West Country

London Bikers West Country Run 2nd July 2004


- Phil the Spill

Eight of us started from the Ace Cafe this year; Tim, Colin and Andy with me from the first run and we were joined by Grandma, Wildcat, Kelly and Manno. The day started well, but got wetter as we went west. We were using a much more 'scenic' route this year (I.e. smaller roads and much, much, longer). I have mentioned before how badly the Norton reacted to rain and it lived up to its reputation and spluttered and died at the roadside at one point. Manno was having some brake light problems as well and elected to stay with me, while the others carried on without noticing us missing. We knew Wildcat had in-helmet bluetooth for her phone, (still not common today - this was 2004!), so I managed to apprise her of the situation and the others stopped at a Little Chef some miles further on.

After a while, the rain lessened and the Notrun was persuaded to burst into some semblance of life and the two of us limped off and arrived it the Little Chef car park shortly before the others were getting ready to leave. So, I was left alone waiting for the RAC to come and assist while the main convoy went on, informing me when they reached the campsite.

I was not having a happy time as the RAC were taking forever to get to me. At one point I phoned them again and they told me the case had been closed - BY WHO? Eventually a van arrived in the car park.

I finally arrived at the site several hours after everybody else, in the dark, having missed the turnoff for Molton and got lost in the countryside. The girls favoured the B&B idea this year and Manno and I decided to join them as well. A good idea after my disastrous trip. I carefully drove down the unlit lane to the house and parked my bike in a barn, putting my bags in the hallway of the house out of the rain, the owners not being around at the time. I walked back to the pub, just as it closed. We eventually all walked back to our separate lodgings for the night. I went to bed almost immediately after I found where mine was, it had been a long day for me.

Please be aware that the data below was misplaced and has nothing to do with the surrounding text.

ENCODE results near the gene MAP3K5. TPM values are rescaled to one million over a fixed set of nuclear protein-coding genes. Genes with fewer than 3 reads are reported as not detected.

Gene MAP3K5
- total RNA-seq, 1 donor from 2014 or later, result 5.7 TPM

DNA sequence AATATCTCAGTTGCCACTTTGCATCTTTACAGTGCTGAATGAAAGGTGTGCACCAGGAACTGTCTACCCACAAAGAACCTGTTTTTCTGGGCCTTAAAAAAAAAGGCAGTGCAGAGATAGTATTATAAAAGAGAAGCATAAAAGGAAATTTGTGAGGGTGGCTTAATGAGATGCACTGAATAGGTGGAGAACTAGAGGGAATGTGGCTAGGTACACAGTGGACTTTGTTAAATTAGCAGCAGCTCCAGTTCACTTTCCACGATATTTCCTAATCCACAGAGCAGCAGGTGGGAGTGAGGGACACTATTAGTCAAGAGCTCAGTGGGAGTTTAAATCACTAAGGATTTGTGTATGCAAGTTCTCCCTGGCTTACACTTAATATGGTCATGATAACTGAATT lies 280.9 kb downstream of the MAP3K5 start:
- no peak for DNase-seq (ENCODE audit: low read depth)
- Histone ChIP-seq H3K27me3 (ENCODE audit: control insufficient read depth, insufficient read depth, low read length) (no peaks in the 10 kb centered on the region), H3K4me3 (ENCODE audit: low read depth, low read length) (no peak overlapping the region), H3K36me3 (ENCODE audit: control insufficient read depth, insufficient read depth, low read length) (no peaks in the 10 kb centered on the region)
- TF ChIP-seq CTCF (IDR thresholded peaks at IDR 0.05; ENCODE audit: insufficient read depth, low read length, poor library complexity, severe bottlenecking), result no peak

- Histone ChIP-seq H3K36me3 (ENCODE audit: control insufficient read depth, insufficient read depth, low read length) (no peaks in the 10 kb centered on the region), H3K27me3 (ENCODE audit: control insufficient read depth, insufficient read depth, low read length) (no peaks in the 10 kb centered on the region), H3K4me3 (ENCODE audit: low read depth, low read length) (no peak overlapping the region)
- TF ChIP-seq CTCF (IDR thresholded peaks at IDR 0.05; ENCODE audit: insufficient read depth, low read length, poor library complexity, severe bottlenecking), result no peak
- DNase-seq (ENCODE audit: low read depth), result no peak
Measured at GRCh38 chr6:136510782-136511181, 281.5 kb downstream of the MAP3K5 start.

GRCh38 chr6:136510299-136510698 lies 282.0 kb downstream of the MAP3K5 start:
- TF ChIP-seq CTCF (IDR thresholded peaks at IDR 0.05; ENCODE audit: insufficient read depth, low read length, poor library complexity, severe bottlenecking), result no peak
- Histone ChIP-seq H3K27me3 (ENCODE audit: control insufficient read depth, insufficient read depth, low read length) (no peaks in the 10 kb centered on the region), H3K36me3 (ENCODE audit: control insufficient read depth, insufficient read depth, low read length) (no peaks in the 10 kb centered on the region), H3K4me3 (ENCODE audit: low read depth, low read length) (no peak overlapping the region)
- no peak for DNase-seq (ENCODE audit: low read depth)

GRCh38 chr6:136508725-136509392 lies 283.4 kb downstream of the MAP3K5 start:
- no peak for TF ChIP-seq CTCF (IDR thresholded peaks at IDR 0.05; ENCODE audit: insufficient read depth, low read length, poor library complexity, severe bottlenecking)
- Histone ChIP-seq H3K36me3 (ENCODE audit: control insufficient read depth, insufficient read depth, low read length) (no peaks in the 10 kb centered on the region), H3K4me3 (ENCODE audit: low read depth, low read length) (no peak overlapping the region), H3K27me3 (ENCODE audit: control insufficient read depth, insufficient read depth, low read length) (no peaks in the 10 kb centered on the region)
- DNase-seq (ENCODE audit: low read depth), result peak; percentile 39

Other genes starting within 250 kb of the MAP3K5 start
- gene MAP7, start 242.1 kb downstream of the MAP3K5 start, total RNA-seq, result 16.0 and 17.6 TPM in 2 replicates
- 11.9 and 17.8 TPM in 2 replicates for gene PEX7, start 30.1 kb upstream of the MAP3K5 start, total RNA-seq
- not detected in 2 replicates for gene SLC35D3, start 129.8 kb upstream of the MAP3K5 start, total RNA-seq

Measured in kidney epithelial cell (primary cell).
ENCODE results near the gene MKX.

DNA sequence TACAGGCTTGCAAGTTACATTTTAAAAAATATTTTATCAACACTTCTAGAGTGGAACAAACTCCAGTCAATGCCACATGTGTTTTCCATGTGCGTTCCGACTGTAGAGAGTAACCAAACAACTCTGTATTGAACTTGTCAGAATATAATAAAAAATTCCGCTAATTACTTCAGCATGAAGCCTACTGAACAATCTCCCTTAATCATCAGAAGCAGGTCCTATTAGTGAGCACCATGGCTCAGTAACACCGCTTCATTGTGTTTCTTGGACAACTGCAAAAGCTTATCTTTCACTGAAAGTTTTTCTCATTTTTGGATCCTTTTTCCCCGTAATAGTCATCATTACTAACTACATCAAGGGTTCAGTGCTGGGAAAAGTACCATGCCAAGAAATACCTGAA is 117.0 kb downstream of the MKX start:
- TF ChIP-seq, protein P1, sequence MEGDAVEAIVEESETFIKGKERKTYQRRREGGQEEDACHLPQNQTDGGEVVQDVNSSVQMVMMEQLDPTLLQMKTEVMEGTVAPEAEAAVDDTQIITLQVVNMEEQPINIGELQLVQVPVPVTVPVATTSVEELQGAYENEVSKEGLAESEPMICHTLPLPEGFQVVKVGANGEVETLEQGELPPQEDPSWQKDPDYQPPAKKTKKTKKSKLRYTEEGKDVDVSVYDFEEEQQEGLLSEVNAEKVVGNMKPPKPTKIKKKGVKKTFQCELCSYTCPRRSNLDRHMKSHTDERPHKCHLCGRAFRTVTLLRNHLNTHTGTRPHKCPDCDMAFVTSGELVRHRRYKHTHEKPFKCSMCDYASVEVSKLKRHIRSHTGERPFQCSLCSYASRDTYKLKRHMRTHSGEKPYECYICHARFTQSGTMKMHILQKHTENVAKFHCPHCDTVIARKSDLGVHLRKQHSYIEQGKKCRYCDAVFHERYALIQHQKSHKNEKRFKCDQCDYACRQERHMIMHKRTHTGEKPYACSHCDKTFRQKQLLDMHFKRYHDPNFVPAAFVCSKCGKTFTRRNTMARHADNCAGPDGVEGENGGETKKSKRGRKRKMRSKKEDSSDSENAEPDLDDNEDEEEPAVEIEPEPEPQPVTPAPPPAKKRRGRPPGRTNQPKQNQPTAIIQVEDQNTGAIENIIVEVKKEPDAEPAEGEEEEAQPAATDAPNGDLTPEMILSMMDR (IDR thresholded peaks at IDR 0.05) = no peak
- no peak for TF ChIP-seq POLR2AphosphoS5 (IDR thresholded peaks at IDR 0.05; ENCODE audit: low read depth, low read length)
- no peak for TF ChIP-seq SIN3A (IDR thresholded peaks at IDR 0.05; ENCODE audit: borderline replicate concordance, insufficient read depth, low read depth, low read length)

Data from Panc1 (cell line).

In the morning, I surveyed my surroundings. There was a curious picture on the wall of a young lady displaying her jugs. Possibly some classical reference? After our breakfast the four of us drove our bikes up to the pub, where we had to wait for the campers to finish their pub brekkie. There wasn't much of a ride today - luckily - and I kept up with the others and missed most of the splatterings on the roads. What it lacked in length, it made up for with twistiness!

We had an early (10am) start on Sunday, as we were going down into Cornwall to the Eden Project. If you have not been there, do so as soon as you can. There are lockers to store bike gear, so we didn't have to carry that around with us. It is a wonderful place, consisting of giant climate controlled bio domes, (basically greenhouses), full of plants from around the world, each growing like mad in ideal conditions. These are within an expanse of gardens full of plants that need no protection.

Each of the zones inside and outside the domes has examples of what products can be derived from the plants on display. In one jungle clearing, next to a native hut, is parked a Honda C50 and I don't think those use many indigenous products.

In the American zone, not too far from a series of bizarre metal sculptures, is the front end of a Harley-Davidson sticking out from behind a photograph of the rest of the bike! There is now an education centre, but this hadn't been built when we visited.

There is a cafe near the entrance, which serves food grown on the premises, although the coffee was bought elsewhere. There was no desire for a challenging ride in either direction, due to the distance involved, but even using direct navigation, we weren't back before 8pm.

On Monday, we set off for home, deciding to go via Stonehenge, for a look, not an expensive visit. The roads were only slightly interesting, but we enjoyed them anyway. Despite this detour, my home mileage was over 100 miles less than the trip out, and I was home by 2:30pm.

Having now done the trip using both the camping and B&B options, I can say each was enjoyable, providing you take account of the weather.

Phil Drackley - Phil the Spill

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